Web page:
by Stephen Tall on July 14, 2009
Okay, so there are more important issues of the day to discuss, even in the quietest and slowest of July days – but, somehow, the totemic importance of the three-minute slot at 7.50 am on BBC Radio 4’s The Today Programme never fails to spark a heated debate.
For those of you who don’t tune in, this is the slot dedicated to religious messages: it’s mainly Christian speakers, but representatives from all faiths get their chance.
Radio 4’s controller Mark Damazar has set the cat among the pigeons by speculating there “may well be quite a strong argument for including secularists and humanists”. He said the matter was being actively considered by the BBC Trust.
Almost seven years ago – yes, this debate has been knocking around a long time – Professor Richard Dawkins was given a one-off slot to argue that science gives a better explanation of life than religion. This followed a protest letter to the BBC, drawn up by the British Humanist Association, the National Secular Society and the Rationalist Press Association, and signed by 102 public figures, which stated:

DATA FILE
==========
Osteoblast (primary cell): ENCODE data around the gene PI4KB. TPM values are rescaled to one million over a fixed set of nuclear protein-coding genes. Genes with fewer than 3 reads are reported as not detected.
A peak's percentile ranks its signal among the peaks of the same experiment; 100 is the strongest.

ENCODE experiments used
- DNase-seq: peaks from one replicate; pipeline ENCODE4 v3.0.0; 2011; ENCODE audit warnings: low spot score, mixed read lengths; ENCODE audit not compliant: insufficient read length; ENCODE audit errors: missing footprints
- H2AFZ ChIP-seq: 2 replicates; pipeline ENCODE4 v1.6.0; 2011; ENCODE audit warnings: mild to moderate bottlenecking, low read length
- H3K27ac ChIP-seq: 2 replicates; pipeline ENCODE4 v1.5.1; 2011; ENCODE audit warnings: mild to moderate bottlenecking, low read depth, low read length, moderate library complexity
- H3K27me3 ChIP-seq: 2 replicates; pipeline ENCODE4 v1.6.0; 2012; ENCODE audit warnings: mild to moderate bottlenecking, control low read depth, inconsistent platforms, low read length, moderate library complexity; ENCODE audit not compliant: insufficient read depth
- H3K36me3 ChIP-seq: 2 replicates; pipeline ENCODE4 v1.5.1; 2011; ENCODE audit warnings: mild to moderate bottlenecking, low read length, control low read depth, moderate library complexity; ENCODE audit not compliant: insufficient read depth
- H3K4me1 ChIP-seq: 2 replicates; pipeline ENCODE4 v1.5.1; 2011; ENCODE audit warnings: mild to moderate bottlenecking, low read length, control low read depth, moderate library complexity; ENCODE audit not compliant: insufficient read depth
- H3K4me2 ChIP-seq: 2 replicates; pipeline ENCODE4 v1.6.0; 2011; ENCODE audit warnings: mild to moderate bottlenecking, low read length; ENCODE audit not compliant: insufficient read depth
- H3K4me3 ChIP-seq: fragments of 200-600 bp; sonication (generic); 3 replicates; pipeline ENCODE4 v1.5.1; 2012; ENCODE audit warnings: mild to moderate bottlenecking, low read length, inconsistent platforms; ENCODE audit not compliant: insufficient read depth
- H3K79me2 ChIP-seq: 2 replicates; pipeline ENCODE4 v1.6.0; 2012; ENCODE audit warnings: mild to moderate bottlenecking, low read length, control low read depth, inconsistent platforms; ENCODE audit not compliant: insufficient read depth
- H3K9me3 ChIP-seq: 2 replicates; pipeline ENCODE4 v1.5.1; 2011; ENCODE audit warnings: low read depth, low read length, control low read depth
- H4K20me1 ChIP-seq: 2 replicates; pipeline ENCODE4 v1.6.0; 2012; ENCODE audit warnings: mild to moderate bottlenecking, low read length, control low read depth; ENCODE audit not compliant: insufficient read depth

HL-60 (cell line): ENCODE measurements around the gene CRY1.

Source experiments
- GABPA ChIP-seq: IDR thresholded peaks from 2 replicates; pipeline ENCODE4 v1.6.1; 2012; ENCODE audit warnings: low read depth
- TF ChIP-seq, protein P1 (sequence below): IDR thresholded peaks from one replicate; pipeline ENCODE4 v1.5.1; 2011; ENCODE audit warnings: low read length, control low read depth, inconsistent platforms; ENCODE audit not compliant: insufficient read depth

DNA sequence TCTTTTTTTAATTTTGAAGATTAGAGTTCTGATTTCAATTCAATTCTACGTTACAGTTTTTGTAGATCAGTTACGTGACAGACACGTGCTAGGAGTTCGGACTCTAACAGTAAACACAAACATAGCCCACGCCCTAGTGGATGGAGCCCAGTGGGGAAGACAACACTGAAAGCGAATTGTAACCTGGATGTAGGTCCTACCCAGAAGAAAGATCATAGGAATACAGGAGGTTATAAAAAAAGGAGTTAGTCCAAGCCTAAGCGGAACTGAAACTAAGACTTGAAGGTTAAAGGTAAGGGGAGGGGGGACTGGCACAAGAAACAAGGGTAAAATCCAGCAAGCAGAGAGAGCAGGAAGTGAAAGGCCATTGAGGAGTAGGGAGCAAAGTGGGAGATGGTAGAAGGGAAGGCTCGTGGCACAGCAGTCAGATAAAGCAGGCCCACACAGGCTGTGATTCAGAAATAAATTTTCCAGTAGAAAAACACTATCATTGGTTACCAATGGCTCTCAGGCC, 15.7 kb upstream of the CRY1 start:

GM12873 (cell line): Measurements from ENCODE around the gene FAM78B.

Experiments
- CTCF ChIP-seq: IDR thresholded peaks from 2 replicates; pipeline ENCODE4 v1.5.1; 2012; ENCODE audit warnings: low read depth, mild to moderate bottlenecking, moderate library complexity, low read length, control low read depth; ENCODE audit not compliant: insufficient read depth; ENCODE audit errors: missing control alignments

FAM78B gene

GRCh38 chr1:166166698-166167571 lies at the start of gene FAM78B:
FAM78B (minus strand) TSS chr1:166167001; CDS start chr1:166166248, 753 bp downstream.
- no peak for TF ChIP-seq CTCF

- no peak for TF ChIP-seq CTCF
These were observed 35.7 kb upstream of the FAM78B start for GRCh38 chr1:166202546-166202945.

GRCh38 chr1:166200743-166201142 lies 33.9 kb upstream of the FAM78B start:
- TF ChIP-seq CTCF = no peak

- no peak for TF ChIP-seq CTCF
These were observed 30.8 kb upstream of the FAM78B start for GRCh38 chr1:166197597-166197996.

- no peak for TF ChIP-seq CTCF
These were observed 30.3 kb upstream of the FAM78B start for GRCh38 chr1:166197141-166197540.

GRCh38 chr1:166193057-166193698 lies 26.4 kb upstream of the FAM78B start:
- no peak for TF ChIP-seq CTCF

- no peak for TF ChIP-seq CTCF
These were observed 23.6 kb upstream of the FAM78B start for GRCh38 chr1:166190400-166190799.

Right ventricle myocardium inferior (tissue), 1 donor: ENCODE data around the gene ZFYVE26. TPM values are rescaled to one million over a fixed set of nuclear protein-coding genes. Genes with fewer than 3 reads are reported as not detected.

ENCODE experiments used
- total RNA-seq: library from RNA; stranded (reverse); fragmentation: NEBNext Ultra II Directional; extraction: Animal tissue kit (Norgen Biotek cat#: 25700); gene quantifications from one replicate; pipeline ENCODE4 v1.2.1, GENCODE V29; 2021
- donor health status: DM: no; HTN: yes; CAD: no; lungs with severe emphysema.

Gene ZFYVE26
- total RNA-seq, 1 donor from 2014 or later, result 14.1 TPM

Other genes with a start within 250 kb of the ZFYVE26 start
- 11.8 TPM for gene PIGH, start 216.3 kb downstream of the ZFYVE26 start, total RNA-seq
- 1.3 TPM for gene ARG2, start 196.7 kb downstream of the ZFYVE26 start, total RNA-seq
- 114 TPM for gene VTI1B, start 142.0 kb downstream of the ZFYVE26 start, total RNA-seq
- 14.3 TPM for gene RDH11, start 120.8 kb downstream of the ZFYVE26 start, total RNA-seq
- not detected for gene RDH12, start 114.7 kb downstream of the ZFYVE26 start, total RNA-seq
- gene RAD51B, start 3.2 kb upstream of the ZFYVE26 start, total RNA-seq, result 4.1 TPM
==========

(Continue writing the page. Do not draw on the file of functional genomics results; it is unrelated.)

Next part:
By resolutely retaining the ban, the BBC is discriminating against the non-religious, and thus giving the impression of promoting religion as the one source of ethics.”
In contrast, The Guardian’s Michael White today makes a plea for retaining the exclusively religious Thought for the Day:
Live and let live, I say. Secularists dominate the airwaves for the other 23 hours and 57 minutes of the day, so why not keep three minutes for the faiths? … religion is pretty marginalised in modern Europe.
Over to you, LDV’s readers, to have your say. Here’s the question: do you think Radio 4’s Thought for the Day should be opened up to secularists and humanists?
And here are your options:
As ever, please us the comments thread to put forward the case for your vote…